March 21st, 2020

Barrel Break-In: What’s the Best Method — Expert Advice

Barrel Breakin Break-in conditioning cleaning Wade Hull Shilen Walther Varminter.com Eric Mayer Video interview barrels
Photo courtesy Sierra Bullets.

The question of barrel break-in is controversial. Some folks advocate an elaborate, lengthy cycle of shooting and brushing, repeated many times — one shot and clean, two shots and clean and so on. This, it is argued, helps barrels foul less and shoot more accurately. Others say minimal break-in, with patching and brushing after 10-15 rounds, is all you need. Still others contend that break-in procedures are a total waste of time and ammo — you should just load and shoot, and clean as you would normally.

We doubt if there will ever be real agreement among shooters concerning barrel break-in procedures. And one must remember that the appropriate break-in procedure might be quite different for a factory barrel vs. a custom hand-lapped barrel. This Editor has found that his very best custom barrels shot great right from the start, with no special break-in, other than wet patches at 5, 10, and 15 rounds. That said, I’ve seen some factory barrels that seemed to benefit from more elaborate break-in rituals.

What’s the best barrel break-in procedure? Well our friend Eric Mayer of Varminter.com decided to ask the experts. A while back Eric interviewed representatives of three leading barrel manufacturers: Krieger, Lothar-Walther, and Shilen. He recorded their responses on video. In order of appearance in the video, the three experts are:

Wade Hull, Shilen Barrels | Mike Hinrichs, Krieger Barrels | Woody Woodall, Lothar Walther

Barrel Breakin Break-in conditioning cleaning Wade Hull Shilen Walther Varminter.com Eric Mayer Video interview barrelsDo I Need to Break-In a New Rifle Barrel?
Eric Mayer of Varminter.com says: “That is a simple question, [but it] does not necessarily have a simple answer. Instead of me repeating my own beliefs, and practices, on breaking-in a new rifle barrel, I decided to answer this one a bit differently. While we were at the 2016 SHOT Show, we tracked down three of the biggest, and most popular, custom barrel makers in the world, and asked them what they recommend to anyone buying their barrels, and why they recommend those procedures. We asked the question, and let the camera run!” Launch the video above to hear the answers — some of which may surprise you.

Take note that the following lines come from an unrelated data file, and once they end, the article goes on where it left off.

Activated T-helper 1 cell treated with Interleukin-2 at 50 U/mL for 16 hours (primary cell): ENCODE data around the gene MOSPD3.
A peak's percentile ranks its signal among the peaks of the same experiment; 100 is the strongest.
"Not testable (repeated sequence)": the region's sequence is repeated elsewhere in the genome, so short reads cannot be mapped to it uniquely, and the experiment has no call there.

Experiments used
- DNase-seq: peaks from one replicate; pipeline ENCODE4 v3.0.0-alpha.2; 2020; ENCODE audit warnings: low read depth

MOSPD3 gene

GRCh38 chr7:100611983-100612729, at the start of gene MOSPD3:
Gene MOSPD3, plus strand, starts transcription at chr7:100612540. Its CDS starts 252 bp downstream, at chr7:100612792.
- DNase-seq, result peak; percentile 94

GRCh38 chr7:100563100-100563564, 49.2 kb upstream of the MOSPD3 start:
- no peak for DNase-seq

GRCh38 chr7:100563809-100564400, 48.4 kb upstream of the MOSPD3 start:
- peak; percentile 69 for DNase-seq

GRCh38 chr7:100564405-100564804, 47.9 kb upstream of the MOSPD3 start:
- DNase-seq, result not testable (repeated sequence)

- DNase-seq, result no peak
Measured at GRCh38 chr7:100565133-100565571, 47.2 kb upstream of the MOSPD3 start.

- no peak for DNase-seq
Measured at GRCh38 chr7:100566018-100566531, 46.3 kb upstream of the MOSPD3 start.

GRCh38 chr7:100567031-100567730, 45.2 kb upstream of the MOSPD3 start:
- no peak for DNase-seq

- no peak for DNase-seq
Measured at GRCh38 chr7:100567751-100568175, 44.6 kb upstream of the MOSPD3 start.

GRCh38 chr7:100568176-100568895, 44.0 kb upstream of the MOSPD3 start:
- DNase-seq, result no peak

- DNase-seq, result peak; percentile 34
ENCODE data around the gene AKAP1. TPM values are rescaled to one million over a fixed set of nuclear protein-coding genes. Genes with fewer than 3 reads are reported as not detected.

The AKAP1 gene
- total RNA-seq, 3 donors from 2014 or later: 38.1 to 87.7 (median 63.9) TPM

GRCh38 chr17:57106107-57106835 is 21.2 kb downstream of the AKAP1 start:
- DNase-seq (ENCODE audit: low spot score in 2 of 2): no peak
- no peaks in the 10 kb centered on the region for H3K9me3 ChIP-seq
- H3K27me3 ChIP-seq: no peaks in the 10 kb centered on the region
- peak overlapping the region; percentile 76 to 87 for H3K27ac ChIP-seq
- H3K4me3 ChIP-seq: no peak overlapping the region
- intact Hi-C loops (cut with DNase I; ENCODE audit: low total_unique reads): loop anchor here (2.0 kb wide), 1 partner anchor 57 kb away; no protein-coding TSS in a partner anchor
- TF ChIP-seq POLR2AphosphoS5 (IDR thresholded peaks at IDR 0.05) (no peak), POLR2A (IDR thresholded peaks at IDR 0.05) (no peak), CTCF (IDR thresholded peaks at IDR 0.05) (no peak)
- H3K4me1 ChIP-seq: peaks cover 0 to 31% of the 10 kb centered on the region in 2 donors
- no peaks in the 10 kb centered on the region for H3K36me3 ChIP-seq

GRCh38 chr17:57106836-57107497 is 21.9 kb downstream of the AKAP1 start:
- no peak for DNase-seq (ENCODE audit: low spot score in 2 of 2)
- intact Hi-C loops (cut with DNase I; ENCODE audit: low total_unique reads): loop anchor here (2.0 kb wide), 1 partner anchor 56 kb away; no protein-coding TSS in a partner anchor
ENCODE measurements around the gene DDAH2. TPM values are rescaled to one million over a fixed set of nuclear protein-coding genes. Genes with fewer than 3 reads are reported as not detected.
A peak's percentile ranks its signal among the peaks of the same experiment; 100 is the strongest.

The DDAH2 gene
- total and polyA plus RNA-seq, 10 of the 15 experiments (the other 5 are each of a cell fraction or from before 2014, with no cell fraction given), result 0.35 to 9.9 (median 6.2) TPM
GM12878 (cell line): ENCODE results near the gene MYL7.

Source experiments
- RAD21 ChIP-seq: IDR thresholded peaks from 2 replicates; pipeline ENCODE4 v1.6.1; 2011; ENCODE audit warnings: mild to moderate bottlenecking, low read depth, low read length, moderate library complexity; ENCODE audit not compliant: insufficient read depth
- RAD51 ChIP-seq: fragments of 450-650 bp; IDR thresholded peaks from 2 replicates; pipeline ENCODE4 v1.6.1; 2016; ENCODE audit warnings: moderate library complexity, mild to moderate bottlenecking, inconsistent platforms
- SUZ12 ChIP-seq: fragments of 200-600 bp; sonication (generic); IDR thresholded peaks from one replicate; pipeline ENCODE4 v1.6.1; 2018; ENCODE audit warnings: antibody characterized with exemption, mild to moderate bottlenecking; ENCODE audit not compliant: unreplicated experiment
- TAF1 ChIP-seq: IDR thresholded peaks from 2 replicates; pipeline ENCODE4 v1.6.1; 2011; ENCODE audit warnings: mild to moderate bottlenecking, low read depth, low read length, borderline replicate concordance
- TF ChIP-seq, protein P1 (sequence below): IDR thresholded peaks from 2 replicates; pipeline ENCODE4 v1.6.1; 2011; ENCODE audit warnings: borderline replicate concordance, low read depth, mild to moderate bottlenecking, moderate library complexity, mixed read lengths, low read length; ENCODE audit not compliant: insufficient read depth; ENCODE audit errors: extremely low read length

Long-Term Barrel Care — More Experts Offer Opinions
Apart from the debate about barrel break-in, there is the bigger question of how should you clean and maintain a barrel during its useful life. Some folks like aggressive brushing, other shooters have had success with less invasive methods, using bore foam and wet patches for the most part. Different strokes for different folks, as they say. In reality, there may not be one solution for every barrel. Different fouling problems demand different solutions. For example, solvents that work well for copper may not be the best for hard carbon (and vice-versa).

CLICK HERE for Long Term Barrel Care Article »

Shooting Sports Lohman Barrel

Chip Lohman, former Editor of Shooting Sports USA Magazine, has authored an excellent article on barrel maintenance and cleaning: Let the BARREL Tell You — Match Barrel Care. In this article, Chip shares the knowledge of a dozen experts including respected barrel-makers Frank Green (Bartlein Barrels), John Krieger (Krieger Barrels), Dan Lilja (Lilja Barrels), and Tim North (Broughton Barrels).